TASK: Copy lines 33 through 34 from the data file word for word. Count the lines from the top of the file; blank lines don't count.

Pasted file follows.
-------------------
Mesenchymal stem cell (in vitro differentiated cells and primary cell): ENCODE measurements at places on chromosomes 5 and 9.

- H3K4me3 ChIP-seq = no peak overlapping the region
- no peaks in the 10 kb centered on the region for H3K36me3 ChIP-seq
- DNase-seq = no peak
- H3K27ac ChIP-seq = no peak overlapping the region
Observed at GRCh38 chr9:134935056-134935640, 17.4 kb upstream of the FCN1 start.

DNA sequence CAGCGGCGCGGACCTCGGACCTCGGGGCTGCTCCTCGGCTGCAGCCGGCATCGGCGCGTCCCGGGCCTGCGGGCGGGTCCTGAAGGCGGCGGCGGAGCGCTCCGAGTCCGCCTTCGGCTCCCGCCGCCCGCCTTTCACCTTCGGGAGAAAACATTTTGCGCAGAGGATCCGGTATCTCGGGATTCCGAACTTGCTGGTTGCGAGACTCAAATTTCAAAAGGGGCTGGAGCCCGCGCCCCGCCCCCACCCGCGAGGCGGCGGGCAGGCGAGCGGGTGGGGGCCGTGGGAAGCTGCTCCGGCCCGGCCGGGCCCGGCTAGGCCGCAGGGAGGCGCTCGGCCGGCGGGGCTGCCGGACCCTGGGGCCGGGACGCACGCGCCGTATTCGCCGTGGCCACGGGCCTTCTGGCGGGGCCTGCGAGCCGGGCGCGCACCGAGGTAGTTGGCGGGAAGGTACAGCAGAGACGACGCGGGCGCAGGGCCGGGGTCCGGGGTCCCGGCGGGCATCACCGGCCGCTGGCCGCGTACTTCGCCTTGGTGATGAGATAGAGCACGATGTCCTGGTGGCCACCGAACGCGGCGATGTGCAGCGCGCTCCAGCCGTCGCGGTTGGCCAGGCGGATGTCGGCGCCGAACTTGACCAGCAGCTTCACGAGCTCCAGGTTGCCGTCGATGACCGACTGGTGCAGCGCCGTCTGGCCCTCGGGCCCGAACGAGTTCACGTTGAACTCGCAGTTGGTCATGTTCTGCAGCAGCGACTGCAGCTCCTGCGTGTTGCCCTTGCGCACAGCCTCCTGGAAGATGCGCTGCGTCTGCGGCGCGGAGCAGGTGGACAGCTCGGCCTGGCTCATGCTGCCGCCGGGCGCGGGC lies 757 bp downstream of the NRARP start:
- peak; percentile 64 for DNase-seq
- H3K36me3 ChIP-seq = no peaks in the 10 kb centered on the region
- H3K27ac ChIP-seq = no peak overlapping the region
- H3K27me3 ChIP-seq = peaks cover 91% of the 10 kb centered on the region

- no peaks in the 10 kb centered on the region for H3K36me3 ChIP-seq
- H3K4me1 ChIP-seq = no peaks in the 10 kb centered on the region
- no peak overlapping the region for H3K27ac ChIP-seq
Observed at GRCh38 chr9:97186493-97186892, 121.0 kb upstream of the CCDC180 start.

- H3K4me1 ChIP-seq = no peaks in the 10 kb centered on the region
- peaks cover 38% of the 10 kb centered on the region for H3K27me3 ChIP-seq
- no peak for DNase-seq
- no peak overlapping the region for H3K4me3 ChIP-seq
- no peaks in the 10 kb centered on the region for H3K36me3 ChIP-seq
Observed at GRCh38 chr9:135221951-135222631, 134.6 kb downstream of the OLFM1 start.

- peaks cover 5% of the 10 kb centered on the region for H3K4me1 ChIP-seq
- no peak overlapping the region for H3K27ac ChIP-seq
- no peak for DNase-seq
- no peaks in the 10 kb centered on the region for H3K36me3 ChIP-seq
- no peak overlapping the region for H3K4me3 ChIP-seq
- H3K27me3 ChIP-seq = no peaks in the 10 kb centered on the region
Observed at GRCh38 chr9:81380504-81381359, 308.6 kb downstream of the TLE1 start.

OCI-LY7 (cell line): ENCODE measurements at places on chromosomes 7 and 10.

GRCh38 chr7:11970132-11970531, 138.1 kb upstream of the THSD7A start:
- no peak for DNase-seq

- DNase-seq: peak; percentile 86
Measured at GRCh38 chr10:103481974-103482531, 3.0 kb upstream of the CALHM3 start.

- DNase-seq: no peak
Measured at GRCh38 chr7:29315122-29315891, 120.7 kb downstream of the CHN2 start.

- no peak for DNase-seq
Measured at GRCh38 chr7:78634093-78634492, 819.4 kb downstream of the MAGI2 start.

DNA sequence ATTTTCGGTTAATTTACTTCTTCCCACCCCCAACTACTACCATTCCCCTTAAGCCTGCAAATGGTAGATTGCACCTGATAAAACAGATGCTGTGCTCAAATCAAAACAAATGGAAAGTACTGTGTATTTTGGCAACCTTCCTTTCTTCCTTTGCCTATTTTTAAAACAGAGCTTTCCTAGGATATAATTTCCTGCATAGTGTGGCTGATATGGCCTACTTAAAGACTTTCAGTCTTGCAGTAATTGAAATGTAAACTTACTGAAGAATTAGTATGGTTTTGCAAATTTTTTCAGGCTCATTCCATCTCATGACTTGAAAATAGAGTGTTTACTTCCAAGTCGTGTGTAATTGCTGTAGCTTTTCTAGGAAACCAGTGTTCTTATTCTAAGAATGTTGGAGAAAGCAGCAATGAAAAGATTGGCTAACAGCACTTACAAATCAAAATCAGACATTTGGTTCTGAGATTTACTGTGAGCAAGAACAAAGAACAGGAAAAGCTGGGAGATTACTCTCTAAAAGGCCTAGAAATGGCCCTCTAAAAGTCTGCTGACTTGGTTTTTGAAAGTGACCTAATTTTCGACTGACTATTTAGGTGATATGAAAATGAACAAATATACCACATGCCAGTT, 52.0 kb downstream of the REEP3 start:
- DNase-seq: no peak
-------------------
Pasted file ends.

Measured at GRCh38 chr10:103481974-103482531, 3.0 kb upstream of the CALHM3 start.

- DNase-seq: no peak